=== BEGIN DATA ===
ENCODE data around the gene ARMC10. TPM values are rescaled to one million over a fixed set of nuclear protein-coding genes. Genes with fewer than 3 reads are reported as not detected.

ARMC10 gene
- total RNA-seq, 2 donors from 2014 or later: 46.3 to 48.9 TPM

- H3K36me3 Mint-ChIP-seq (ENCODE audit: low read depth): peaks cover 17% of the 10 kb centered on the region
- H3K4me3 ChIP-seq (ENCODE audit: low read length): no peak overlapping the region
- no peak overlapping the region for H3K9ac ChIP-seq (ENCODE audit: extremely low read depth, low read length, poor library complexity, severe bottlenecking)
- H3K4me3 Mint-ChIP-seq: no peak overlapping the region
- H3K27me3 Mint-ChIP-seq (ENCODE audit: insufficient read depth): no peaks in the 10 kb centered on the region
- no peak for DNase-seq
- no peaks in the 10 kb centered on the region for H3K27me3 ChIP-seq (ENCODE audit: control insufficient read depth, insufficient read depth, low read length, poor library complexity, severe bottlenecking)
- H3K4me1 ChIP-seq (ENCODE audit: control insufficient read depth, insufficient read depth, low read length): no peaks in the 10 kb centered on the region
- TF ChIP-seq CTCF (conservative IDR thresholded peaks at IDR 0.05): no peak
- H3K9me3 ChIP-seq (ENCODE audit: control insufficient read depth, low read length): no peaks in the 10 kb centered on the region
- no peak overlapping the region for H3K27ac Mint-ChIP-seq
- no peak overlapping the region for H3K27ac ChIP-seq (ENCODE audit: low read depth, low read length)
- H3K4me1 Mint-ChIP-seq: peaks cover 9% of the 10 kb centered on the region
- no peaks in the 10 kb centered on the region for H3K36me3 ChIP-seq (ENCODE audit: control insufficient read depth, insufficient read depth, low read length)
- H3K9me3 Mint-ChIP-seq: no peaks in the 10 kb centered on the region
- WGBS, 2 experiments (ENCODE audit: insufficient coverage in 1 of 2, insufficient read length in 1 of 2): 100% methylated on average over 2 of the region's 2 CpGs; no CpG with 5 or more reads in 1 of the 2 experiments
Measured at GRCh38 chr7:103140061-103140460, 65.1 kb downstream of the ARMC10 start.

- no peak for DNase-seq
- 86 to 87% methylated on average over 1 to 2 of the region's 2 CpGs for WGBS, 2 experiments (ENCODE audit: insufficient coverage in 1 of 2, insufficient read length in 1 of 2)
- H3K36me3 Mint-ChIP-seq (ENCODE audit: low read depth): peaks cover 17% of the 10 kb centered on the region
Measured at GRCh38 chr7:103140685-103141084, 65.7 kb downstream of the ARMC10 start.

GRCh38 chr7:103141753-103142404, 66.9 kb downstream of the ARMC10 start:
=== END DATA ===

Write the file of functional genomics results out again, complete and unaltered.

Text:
ENCODE data around the gene ARMC10. TPM values are rescaled to one million over a fixed set of nuclear protein-coding genes. Genes with fewer than 3 reads are reported as not detected.

ARMC10 gene
- total RNA-seq, 2 donors from 2014 or later: 46.3 to 48.9 TPM

- H3K36me3 Mint-ChIP-seq (ENCODE audit: low read depth): peaks cover 17% of the 10 kb centered on the region
- H3K4me3 ChIP-seq (ENCODE audit: low read length): no peak overlapping the region
- no peak overlapping the region for H3K9ac ChIP-seq (ENCODE audit: extremely low read depth, low read length, poor library complexity, severe bottlenecking)
- H3K4me3 Mint-ChIP-seq: no peak overlapping the region
- H3K27me3 Mint-ChIP-seq (ENCODE audit: insufficient read depth): no peaks in the 10 kb centered on the region
- no peak for DNase-seq
- no peaks in the 10 kb centered on the region for H3K27me3 ChIP-seq (ENCODE audit: control insufficient read depth, insufficient read depth, low read length, poor library complexity, severe bottlenecking)
- H3K4me1 ChIP-seq (ENCODE audit: control insufficient read depth, insufficient read depth, low read length): no peaks in the 10 kb centered on the region
- TF ChIP-seq CTCF (conservative IDR thresholded peaks at IDR 0.05): no peak
- H3K9me3 ChIP-seq (ENCODE audit: control insufficient read depth, low read length): no peaks in the 10 kb centered on the region
- no peak overlapping the region for H3K27ac Mint-ChIP-seq
- no peak overlapping the region for H3K27ac ChIP-seq (ENCODE audit: low read depth, low read length)
- H3K4me1 Mint-ChIP-seq: peaks cover 9% of the 10 kb centered on the region
- no peaks in the 10 kb centered on the region for H3K36me3 ChIP-seq (ENCODE audit: control insufficient read depth, insufficient read depth, low read length)
- H3K9me3 Mint-ChIP-seq: no peaks in the 10 kb centered on the region
- WGBS, 2 experiments (ENCODE audit: insufficient coverage in 1 of 2, insufficient read length in 1 of 2): 100% methylated on average over 2 of the region's 2 CpGs; no CpG with 5 or more reads in 1 of the 2 experiments
Measured at GRCh38 chr7:103140061-103140460, 65.1 kb downstream of the ARMC10 start.

- no peak for DNase-seq
- 86 to 87% methylated on average over 1 to 2 of the region's 2 CpGs for WGBS, 2 experiments (ENCODE audit: insufficient coverage in 1 of 2, insufficient read length in 1 of 2)
- H3K36me3 Mint-ChIP-seq (ENCODE audit: low read depth): peaks cover 17% of the 10 kb centered on the region
Measured at GRCh38 chr7:103140685-103141084, 65.7 kb downstream of the ARMC10 start.

GRCh38 chr7:103141753-103142404, 66.9 kb downstream of the ARMC10 start: